Praise Him with the sound of the trumpet;
Praise him with the lute and harp!
Praise Him with the timbrel and dance;
Praise Him with stringed instruments and flutes!
Praise Him with loud cymbals;
Praise Him with clashing cymbals!
Let everything that has breath praise the Lord.
Praise the Lord!
Psalm 150: 3-6
One evening the phone rang and I received an offer to play with a Christian Contemporary Rock band. The caller was polite and to the point. The fellow explained that he had been looking for a drummer and no others seemed available. (Which may have explained why he was approaching an old geezer like me to play rock.) I felt I had heard ‘Christian Rock’, and I could handle the challenge. That coupled with his dilemma meant I was going to play Christian rock. After all, how hard could it be?
Truth to tell, I don’t listen to Christian radio as it tends towards the sweet. I always need an edge, something with a little grit with a simple poetry and melody. I love gospel music, but my favorites lean toward the rural and material created in the middle of the last century. However, I have seen Robin Mark and some of his material has a down-right punky feel, and he certainly had the crowd rocking. I can listen to Elvis Costello, Clash, Stooges, Rush and the Ramones, so like I said, how hard could it be?
On the agreed night I went to the rehearsal reasonably certain I could do OK. I was led into a full on recording studio, and was handed carefully prepared lyric sheets and a CD covering what we were playing. The drum kit was electric and very large. Neil Pert might not be intimidated, but I was starting to be. One by one in filed the other musicians. One by one they opened their cases (more like unearthed their weapons). People, this was serious stuff; Paul Reed Smith guitars; Hi-watt and Messaboogie amps; and enough Effects pedals to run NASA! Suddenly I regretted ever cutting my hair. The Bass and guitar players lacked only the tattoos necessary to mistake them for metal music people. I had enough adrenaline running through my system to keep my sinuses clear for a week.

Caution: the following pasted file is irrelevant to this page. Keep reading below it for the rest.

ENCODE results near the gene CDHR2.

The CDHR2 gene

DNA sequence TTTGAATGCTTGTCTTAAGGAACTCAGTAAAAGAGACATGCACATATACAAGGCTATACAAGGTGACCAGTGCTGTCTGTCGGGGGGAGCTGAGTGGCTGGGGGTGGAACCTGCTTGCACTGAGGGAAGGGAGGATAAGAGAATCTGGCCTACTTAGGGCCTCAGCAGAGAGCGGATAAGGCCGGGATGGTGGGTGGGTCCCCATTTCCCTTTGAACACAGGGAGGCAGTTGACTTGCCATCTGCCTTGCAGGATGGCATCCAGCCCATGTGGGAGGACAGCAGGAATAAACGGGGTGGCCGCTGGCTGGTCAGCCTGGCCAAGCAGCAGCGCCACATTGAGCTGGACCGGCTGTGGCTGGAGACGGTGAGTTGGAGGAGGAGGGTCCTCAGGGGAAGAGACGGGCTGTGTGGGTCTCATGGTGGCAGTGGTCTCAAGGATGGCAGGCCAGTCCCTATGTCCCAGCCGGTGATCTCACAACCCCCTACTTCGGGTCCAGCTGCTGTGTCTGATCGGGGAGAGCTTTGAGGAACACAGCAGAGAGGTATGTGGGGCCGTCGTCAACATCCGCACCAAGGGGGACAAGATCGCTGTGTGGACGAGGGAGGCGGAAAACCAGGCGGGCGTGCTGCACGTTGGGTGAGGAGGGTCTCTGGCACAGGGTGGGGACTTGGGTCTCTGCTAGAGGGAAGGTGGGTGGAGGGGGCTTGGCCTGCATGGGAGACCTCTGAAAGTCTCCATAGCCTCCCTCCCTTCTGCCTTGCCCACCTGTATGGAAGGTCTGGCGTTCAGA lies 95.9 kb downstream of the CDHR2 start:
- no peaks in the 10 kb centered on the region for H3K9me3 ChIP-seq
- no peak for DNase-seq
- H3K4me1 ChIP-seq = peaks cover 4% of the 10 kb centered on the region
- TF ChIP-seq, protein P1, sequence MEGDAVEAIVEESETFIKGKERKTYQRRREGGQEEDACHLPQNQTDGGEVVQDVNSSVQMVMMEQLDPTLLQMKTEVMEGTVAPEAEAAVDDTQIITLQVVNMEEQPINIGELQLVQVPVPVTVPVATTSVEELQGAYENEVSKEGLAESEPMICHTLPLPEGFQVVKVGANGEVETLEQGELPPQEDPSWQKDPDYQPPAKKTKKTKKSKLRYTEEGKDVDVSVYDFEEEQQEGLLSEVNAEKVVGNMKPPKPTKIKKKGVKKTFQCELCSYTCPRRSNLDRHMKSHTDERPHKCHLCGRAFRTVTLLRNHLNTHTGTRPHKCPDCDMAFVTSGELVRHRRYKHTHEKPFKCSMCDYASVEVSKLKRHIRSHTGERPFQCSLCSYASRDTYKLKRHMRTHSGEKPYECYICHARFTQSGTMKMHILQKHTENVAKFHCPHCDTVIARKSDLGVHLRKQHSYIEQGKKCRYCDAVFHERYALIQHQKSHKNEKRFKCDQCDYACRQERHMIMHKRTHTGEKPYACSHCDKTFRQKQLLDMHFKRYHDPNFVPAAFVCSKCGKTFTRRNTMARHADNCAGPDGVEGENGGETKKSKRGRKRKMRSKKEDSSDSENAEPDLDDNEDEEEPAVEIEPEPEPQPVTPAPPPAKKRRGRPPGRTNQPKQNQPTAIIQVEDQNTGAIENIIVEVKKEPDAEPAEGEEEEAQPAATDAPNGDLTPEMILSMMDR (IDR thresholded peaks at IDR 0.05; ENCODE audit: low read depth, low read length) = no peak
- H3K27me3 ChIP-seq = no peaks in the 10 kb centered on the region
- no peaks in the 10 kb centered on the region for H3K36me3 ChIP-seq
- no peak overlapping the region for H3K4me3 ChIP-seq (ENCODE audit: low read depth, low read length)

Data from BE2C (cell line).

After the necessary introductions and tuning, we were counted in and away we went. I felt like I was hanging on to the coattails of a madman. If I kept the beat a small miracle would have occurred. Forget the ride cymbal; it would have to be bass, snare, hi-hat, and the occasional tom.
This was music with an edge alright. Unfortunately I was looking for Motown and was hearing Fillmore East. It went on like this for the better part of forever. My struggle (however valiantly) was barely adequate and obvious.
The lyrics were very different from mainstream rock, and be assured, God was definitely being praised. He would not have had to strain to hear. I love music like this, very loud and in your face. Listening to and performing loud music is why I wear hearing aids. But never mind the decibels, full speed ahead!
When the rehearsal was over, I waited behind for the inevitable. We both agreed that my abilities were not going to do for this band, and he wanted to thank me for coming out. However, if he could not find a drummer would I do the gig, and we would leave it in God’s hands? I agreed, hoping he would find the drummer he needed.
The next day I happened to be near his work place and caught up to him. I was hoping he had secured a drummer, and I would be off the hook. He told me he had indeed done this. We were able to sit and talk for a little while, and a very pleasant conversation ensued. He told me he was impressed with my gentle and understanding reaction around being told my drumming might not fit in with the music. I was touched by this and thanked him.
If you have been a performer of any stripe you know you must have some form of ego in order to take even the first step towards a stage. You must have at least a sense that some of your material will be enjoyed by some part of your audience. What this can mean is that you are exposed and that same strength of ego that got you there is unprotected. Unprotected ego can take a pounding, especially for the sensitive which most musicians are. Being told by another musician that you did not make it, would poke a sore spot.
Possibly before coming to Riverside, I might have had a similar reaction which impressed my friend. Yet, I wonder if I would have had the inner grace to feel as touched by the experience as I was. Since accepting God, I have a sense that so much has changed. There is joy in life, and a hope which is not far away. It can even buffer the ego of a musician. How about that? Ted